He claimed to be Messiah yet came from Nazareth ("Can anything good could come out of Nazareth?"), was born in a stable, worked as a carpenter, rode into town on a donkey, was crucified as a criminal ("... cursed is anyone who hangs on a tree"), and died on a Roman cross.
Some Messiah?! ... At least that would have been the reaction in the Jewish mind until, as he himself predicted, he resurrected himself from the dead three days later.
A common argument used to support the historicity of the resurrection -- most notably put forth by N. T. Wright in his massive study of the subject, The Resurrection of the Son of God, -- is that the event must have actually occurred because those who claimed to have witnessed the resurrected Christ would never have imagined such a thing on their own. They would only have claimed it happened because they had actually seen it with their own eyes. It is not something that would have occurred to them otherwise.
And that is the point of the stone referenced above. If the idea of a dying and rising Messiah was already in the realm of possibility, those first century Jews could have transferred that prior held belief onto Jesus in the deluded hope that he was the Messiah they had been waiting for. But why does one think that this idea of a dying/rising Messiah would be so foreign to the first century Jew? As a Messianic Jewish friend (Rachel from Cincinnati) says:
Much 2nd Temple Jewish literature ("intertestamental" is an anachronistic term that I believe distorts the concept of these texts) speaks of a Messiah son of Joseph, in addition to the Messiah son of David. The son of Joseph was seen as the suffereing messiah while the son of David was understood as the king messiah. The rabbis clearly saw the two elements of the Anointed One's purpose but did not know how to put them together.Combine this with the Scriptural references which all Jews had at the time in Psalm 22 and Isaiah 53. Psalm 53 speaks directly of a "suffering servant" and foreshadows the Messiah who was to come. Jesus, under the duress of crucifixion, made this clear when he forced out the beginning of Psalm 22 from the cross, "My God, My God, why have you forsaken me ..." Many take those words as "proof" that Jesus was no Messiah, but simply a man in agony crying out to an absent God. To that I say, "Read the whole Psalm."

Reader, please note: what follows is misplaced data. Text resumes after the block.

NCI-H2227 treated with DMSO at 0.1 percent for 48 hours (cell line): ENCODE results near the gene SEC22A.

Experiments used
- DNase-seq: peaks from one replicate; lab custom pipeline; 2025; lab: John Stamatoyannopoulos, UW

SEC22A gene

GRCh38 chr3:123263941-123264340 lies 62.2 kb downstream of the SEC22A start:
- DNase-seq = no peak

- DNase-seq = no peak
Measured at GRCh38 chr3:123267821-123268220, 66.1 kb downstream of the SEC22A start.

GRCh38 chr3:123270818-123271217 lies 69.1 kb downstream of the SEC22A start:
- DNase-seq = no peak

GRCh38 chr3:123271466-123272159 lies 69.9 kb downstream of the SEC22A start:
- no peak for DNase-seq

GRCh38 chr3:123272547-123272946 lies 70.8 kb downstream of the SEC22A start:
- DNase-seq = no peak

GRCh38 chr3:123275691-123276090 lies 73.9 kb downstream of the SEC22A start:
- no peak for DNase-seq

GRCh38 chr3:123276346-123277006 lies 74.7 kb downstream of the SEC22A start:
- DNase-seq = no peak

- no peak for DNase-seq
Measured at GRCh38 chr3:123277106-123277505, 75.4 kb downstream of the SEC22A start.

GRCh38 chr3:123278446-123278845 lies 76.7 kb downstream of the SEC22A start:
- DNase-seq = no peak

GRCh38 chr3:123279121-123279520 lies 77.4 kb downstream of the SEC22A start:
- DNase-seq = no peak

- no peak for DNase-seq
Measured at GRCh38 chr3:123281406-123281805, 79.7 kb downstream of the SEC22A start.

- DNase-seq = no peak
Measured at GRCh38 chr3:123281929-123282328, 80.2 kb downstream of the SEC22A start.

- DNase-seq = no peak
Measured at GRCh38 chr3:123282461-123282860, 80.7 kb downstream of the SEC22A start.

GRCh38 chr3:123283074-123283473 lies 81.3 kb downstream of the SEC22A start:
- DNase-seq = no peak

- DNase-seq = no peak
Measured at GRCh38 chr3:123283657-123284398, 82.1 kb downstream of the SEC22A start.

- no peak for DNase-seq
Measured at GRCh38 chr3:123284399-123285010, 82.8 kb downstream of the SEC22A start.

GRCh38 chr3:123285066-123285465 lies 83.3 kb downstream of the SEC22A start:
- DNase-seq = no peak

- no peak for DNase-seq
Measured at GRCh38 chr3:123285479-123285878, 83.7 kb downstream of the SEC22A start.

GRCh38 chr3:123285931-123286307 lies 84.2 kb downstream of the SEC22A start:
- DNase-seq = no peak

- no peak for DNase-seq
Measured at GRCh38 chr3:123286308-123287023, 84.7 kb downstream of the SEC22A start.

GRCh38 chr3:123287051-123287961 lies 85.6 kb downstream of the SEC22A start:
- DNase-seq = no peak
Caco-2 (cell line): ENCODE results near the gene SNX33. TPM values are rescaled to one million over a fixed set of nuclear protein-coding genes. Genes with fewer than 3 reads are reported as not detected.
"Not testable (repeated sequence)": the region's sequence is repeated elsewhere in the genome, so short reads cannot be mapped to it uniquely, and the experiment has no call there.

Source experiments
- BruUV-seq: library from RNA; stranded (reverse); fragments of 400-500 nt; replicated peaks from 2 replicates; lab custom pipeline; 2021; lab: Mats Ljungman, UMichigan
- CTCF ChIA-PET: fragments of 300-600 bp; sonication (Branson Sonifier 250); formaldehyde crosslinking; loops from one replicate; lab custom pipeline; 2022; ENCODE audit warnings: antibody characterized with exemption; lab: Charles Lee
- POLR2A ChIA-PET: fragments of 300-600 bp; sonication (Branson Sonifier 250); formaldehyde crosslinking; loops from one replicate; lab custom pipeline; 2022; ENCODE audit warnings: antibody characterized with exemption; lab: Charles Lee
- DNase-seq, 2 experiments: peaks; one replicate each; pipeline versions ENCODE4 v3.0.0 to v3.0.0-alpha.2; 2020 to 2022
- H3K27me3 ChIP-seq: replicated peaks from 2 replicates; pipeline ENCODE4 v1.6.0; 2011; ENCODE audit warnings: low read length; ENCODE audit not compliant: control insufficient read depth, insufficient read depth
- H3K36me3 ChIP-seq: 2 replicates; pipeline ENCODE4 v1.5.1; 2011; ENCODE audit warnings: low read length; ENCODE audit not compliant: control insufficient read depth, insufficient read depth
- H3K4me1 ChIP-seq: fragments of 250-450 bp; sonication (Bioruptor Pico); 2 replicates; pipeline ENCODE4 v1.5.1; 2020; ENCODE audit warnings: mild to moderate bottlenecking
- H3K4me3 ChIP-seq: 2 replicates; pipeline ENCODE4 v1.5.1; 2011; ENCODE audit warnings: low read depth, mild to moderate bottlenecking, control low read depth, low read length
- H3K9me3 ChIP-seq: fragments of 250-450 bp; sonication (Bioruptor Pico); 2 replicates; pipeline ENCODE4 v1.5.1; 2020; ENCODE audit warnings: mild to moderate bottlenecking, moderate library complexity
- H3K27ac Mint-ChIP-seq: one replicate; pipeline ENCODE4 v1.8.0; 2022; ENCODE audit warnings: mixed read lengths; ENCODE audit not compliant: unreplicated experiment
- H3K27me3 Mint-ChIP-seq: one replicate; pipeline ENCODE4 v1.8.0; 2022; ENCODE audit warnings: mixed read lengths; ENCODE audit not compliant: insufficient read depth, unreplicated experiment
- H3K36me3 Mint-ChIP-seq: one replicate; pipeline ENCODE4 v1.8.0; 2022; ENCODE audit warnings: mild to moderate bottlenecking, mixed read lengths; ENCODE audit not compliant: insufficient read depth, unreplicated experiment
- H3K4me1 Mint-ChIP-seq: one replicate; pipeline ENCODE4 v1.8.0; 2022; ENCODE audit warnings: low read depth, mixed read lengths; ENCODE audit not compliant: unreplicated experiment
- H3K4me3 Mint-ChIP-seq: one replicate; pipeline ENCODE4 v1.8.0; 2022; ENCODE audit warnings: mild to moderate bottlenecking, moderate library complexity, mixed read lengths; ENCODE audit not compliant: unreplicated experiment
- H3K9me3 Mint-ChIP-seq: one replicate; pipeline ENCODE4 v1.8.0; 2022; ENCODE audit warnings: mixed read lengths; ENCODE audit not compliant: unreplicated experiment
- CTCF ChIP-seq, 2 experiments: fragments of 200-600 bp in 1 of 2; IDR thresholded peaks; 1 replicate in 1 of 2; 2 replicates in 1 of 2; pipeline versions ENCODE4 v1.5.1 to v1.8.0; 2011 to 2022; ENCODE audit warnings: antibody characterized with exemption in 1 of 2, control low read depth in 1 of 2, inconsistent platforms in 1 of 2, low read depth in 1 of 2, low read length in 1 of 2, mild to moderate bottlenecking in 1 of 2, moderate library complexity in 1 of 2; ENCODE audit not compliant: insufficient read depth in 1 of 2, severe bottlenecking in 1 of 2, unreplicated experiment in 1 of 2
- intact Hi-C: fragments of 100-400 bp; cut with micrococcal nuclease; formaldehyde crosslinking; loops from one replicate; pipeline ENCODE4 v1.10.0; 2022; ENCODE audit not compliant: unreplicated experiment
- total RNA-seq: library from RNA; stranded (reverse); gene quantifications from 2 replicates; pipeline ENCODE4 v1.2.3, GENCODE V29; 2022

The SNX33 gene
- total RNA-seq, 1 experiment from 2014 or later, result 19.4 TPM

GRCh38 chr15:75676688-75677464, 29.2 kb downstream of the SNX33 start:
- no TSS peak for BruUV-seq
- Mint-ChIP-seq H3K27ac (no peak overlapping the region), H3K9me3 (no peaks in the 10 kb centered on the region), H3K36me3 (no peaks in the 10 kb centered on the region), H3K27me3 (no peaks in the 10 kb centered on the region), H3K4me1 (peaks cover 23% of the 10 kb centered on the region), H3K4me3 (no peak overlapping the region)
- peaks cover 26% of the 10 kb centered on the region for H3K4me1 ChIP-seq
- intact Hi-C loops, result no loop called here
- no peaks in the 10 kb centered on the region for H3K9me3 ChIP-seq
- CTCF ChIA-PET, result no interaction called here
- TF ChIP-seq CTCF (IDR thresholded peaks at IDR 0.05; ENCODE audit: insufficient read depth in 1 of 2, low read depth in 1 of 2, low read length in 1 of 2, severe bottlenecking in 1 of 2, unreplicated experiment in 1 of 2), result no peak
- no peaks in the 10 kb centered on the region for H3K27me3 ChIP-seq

Yes, it begins with a cry, but it ends in a triumphant claim to victory.Though I would agree that Jesus spoke these words from his humanity, knowing the whole Psalm in context paints a different picture altogether.
You see, the idea of a suffering Messiah was indeed known to the first century Jews -- in their own Scripture! This newly discovered stone does nothing to shake up the historicity of Christianity. Even if this Messianic notion was in some way alive in the culture, no one recognized it in the way it was soon revealed. The historical impact of the resurrection lies in the shocking fact that it actually occurred; that hundreds of witnesses could attest to it; and that the lives of even Jesus' most harsh critics (Paul and James) were forever changed by what they saw.
If these first century Jews saw anything in the motif of a dying and rising Messiah, they did so looking backward with an awestruck appreciation that they had witnesses to the most incredibly, cosmically important event in human history.